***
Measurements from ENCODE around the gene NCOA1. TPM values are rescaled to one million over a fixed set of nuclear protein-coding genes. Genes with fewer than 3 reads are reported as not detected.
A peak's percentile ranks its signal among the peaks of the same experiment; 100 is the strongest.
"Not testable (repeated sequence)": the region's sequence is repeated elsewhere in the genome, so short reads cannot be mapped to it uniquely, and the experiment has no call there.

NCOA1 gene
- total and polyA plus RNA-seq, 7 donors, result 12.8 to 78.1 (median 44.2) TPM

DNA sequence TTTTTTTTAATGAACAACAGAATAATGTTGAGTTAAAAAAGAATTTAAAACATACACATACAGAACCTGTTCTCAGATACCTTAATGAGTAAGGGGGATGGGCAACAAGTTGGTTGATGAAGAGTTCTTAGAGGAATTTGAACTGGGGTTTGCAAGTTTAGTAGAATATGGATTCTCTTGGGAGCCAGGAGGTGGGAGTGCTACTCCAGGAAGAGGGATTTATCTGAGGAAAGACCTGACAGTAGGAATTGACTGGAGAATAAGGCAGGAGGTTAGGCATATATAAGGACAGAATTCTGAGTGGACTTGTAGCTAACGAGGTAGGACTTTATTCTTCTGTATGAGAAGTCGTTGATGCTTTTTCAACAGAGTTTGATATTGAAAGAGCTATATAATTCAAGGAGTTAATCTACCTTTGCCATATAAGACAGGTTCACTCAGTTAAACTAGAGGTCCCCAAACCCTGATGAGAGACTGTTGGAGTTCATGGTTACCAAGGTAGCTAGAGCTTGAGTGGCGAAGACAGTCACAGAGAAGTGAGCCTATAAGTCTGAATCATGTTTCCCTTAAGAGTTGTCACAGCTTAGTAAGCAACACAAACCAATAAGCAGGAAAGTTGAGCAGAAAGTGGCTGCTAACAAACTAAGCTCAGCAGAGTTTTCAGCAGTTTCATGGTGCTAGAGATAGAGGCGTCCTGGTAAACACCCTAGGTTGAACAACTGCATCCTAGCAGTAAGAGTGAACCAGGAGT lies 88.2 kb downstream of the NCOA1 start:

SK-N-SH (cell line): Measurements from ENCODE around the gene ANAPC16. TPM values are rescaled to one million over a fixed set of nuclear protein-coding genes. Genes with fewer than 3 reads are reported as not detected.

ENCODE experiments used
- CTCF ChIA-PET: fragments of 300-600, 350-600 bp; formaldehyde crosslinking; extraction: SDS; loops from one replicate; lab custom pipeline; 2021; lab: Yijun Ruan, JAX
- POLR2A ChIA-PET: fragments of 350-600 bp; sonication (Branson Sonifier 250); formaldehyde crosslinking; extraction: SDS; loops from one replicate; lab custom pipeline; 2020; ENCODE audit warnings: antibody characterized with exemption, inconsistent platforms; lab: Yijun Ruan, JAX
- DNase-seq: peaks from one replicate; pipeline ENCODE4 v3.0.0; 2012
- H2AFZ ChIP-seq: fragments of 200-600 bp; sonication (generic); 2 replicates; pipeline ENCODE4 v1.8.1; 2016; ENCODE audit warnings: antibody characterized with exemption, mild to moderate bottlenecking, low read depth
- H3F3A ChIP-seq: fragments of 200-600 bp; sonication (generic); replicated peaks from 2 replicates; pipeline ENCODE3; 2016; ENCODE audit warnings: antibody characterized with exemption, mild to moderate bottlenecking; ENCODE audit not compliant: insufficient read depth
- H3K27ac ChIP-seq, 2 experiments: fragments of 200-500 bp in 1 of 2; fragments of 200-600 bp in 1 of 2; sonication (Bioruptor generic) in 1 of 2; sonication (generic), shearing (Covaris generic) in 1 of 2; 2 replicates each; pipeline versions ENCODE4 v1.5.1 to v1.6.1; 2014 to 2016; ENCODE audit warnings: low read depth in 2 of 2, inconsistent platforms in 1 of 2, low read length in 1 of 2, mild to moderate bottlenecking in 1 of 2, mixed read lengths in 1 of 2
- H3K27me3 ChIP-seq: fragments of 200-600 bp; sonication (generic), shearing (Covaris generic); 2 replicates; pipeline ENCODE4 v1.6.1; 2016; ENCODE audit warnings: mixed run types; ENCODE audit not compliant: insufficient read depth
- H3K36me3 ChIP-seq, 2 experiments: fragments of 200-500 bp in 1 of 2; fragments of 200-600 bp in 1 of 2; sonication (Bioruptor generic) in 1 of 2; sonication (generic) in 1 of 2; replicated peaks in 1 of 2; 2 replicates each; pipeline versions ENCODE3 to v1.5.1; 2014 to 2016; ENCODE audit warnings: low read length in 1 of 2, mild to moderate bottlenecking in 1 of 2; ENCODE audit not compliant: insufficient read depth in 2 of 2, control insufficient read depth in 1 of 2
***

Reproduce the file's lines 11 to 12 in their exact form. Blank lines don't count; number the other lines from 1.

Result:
- DNase-seq: peaks from one replicate; pipeline ENCODE4 v3.0.0; 2012
- H2AFZ ChIP-seq: fragments of 200-600 bp; sonication (generic); 2 replicates; pipeline ENCODE4 v1.8.1; 2016; ENCODE audit warnings: antibody characterized with exemption, mild to moderate bottlenecking, low read depth